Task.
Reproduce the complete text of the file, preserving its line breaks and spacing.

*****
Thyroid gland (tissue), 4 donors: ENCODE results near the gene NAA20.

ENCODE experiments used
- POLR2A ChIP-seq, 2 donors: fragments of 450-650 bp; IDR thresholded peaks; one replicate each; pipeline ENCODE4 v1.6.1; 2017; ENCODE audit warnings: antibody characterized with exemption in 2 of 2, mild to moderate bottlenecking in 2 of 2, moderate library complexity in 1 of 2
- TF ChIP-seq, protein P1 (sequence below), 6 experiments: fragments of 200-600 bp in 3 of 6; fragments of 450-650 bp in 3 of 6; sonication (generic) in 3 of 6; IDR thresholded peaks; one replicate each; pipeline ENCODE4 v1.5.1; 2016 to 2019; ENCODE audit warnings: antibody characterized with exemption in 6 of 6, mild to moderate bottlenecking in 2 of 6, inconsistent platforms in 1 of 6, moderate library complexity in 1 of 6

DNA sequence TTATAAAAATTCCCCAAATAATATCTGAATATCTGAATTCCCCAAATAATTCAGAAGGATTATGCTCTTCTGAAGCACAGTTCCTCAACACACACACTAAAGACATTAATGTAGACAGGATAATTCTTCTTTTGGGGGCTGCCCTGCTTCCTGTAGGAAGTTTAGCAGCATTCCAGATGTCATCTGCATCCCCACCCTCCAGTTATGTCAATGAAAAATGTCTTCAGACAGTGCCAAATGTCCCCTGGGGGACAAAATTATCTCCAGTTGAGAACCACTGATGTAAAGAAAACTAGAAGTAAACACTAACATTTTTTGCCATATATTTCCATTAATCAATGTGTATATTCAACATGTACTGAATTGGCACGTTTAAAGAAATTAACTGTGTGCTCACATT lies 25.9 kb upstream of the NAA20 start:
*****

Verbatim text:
Thyroid gland (tissue), 4 donors: ENCODE results near the gene NAA20.

ENCODE experiments used
- POLR2A ChIP-seq, 2 donors: fragments of 450-650 bp; IDR thresholded peaks; one replicate each; pipeline ENCODE4 v1.6.1; 2017; ENCODE audit warnings: antibody characterized with exemption in 2 of 2, mild to moderate bottlenecking in 2 of 2, moderate library complexity in 1 of 2
- TF ChIP-seq, protein P1 (sequence below), 6 experiments: fragments of 200-600 bp in 3 of 6; fragments of 450-650 bp in 3 of 6; sonication (generic) in 3 of 6; IDR thresholded peaks; one replicate each; pipeline ENCODE4 v1.5.1; 2016 to 2019; ENCODE audit warnings: antibody characterized with exemption in 6 of 6, mild to moderate bottlenecking in 2 of 6, inconsistent platforms in 1 of 6, moderate library complexity in 1 of 6

DNA sequence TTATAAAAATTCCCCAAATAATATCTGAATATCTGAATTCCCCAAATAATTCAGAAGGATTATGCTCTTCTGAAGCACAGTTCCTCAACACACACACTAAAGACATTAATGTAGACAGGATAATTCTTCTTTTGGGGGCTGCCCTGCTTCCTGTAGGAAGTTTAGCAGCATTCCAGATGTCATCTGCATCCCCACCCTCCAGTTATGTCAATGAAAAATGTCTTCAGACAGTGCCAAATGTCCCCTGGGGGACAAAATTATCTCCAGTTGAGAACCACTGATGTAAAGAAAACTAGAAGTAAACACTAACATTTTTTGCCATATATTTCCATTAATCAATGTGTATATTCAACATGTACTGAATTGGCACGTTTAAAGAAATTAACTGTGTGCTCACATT lies 25.9 kb upstream of the NAA20 start: